There's a timeless feel to what goes on among the old warehouse buildings down in the Haymarket on Saturdays during the summer and fall—a local community coming together, folks from both the city and the farm, enjoying the exchange of hand-crafted and homegrown goods. Every Saturday from 8 a.m. to noon, from May 3 through the summer and fall, the streets of the Haymarket will once again close to traffic and fill with local produce, fresh-baked goods and crafts, and of course, the crowds of people who thrive on the festive atmosphere that surrounds the Haymarket Farmer's Market.  

Anyone who grew up on or near a farm, or who has benefited from a friend's over-abundant garden knows that there is something special about produce that was in the ground just a day or so ago.  You can expect a different flavor from zucchini that has dirt still clinging to it or a tomato that smells pungently like....a tomato.  Farmers and gardeners from all over the area get up at the crack of dawn to load their trucks with fresh seasonal produce, and some of the favorites (like sweet corn) can go pretty fast.  

Louie Hanson and his wife Arla, of Fairbury, started bringing their metal crafts and custom lawn signs to sell at the market in 2002, and the appeal of the farmer's market is no mystery to him.  “I'm sure it's relaxing for people who have to work in an office all week to come and get a good dose of the outdoors.  We don't understand that, living in the country, but for us it's our excuse to go to the big city, catch up with the people we know, and of course make a little money on the side.”

Louie and Arla drive from Fairbury as early as 5:30 a.m. to ensure lots of time to set up and shoot the breeze before the opening whistle blows at 8:00.  Louie has become such a fixture at the market that manager Linda Hubka designated him the official opening whistle-blower.

Linda Hubka, the on-site market manager, stands in the Haymarket where the streets will begin to be lined with tents.

Linda Hubka, the on-site market manager, stands in the Haymarket where the streets will begin to be lined with tents.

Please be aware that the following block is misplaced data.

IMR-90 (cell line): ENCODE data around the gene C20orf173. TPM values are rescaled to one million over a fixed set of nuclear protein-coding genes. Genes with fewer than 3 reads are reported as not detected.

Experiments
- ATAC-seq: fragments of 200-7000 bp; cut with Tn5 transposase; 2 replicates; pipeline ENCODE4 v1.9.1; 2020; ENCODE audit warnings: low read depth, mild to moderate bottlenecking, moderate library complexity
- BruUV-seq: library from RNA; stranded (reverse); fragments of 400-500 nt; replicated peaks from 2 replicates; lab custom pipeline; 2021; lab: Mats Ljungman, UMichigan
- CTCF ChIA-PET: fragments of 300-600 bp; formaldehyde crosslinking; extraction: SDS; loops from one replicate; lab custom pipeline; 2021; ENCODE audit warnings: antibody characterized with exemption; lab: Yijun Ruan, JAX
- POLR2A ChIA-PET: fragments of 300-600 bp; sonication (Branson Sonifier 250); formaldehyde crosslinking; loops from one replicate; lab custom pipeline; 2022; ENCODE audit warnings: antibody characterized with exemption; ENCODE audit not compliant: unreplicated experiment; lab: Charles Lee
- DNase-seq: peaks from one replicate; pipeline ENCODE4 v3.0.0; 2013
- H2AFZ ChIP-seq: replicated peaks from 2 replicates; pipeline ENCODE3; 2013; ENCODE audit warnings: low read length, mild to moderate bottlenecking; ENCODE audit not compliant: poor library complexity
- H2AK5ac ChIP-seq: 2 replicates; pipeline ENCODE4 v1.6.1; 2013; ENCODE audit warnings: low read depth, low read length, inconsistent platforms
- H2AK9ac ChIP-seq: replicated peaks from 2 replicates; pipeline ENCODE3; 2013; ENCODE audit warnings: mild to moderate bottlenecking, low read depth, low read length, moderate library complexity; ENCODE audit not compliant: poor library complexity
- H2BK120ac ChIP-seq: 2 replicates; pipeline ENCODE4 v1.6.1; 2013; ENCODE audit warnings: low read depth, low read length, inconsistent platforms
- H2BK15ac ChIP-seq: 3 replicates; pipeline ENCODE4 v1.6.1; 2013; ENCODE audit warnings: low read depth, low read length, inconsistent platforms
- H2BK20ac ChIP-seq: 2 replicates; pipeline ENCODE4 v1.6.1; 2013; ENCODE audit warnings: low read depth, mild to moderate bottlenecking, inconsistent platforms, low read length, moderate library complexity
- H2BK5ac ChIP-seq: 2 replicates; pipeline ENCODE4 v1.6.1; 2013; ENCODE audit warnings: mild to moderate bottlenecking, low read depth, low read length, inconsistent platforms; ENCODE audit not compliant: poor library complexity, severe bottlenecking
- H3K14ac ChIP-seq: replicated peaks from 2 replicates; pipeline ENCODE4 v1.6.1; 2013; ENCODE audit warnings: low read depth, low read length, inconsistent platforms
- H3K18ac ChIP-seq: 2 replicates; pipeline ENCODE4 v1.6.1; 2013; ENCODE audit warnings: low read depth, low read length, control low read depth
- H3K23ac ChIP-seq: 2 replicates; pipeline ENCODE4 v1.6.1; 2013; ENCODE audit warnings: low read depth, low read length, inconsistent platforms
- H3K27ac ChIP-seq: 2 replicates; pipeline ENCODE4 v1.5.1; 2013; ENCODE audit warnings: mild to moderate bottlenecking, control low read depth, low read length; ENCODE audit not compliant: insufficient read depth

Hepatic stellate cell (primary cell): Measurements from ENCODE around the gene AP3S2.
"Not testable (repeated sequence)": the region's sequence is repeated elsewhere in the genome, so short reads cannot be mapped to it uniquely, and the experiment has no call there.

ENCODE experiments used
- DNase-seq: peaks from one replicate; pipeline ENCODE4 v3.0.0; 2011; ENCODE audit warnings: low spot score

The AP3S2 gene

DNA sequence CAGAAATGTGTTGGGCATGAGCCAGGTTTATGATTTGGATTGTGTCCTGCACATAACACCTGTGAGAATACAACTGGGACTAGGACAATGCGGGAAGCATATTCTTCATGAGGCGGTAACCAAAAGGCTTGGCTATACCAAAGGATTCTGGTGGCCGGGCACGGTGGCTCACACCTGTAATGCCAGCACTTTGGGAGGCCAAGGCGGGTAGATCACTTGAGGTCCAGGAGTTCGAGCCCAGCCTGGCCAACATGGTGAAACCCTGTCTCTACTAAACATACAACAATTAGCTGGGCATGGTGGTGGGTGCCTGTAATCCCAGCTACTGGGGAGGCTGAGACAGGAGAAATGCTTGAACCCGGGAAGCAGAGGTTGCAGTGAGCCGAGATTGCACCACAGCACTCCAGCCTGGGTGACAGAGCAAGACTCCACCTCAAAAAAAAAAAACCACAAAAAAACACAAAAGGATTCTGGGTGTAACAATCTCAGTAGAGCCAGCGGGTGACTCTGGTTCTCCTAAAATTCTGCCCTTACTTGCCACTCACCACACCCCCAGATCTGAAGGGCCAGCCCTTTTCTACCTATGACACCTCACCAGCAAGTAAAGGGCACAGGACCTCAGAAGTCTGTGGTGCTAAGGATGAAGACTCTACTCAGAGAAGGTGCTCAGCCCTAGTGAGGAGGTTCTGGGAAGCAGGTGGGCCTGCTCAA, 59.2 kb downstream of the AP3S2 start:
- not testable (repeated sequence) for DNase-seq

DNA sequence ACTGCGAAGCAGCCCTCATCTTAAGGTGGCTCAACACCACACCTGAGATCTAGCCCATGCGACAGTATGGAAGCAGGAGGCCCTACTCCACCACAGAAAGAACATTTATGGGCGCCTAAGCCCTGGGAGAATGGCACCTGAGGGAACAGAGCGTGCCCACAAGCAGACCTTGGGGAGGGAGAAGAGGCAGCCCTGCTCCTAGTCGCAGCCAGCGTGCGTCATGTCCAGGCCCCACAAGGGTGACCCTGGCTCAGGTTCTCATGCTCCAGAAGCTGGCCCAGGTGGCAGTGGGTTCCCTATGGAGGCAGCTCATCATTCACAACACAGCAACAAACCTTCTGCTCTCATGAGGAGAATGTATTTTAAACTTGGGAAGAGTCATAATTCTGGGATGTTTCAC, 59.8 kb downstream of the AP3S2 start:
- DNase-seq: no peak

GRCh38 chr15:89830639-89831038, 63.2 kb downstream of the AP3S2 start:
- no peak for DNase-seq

Linda came on board as the on-site market manager in 2001, and she and business manager Jeff Cunningham have since worked tirelessly to preserve the tradition while allowing the market to grow and adapt to the city as it changes.  The last few years those changes have come in the form of construction on the Pinnacle Bank Arena and West Haymarket development.  Before it was the Railyard, the block northwest of the market was a big parking lot they could use, and they feel that loss keenly.  On the flipside, the farmer's market now has the go-ahead to expand into Canopy Street if needed, although Linda's not sure how much of that new space will be filled this year.

Even the inconveniences of construction and volatile weather haven't frustrated the momentum of the farmer's market, in Linda's experience.  “One of the biggest surprises is how well we get through the challenges.  We've set up in rain that turned into a downpour, then stood in water nearly up to our knees watching flats of plants go floating by.”  With 24 markets to schedule every year from May through October, in a state where weather is unpredictable at best, they have never canceled.  Rain or shine, the tents go up, and people do come.

Photo Credit: Christina Case

The Haymarket Farmer's Market: One of Lincoln's Original Traditions

The Haymarket Farmer’s Market represents an open-air market tradition that has been revived just within the last 30 years.  The original Lincoln “farmer's market” was in existence in 1867.  That was the year that the Nebraska Territory officially became a state and Lancaster, a small town of about 2,000, came out on top in the political fight with Omaha to move the location of the state capitol.  (Lancaster was actually renamed after recently-assassinated President Lincoln under the influence of Omaha supporters, who hoped it would create opposition to the move, since many people south of the Platte River had been sympathetic to the Confederacy).  

At the time, Market Square, the block between O and P streets from 9th to 10th, served as an outdoor market for produce and livestock and became a central gathering place for the growing community, as well as a camping ground for the wagon-loads of immigrants passing through on their way west.  A decade later the city moved the market a few blocks north and named the area Haymarket Square, in order to make space for the post office and courthouse that the federal government decided to erect.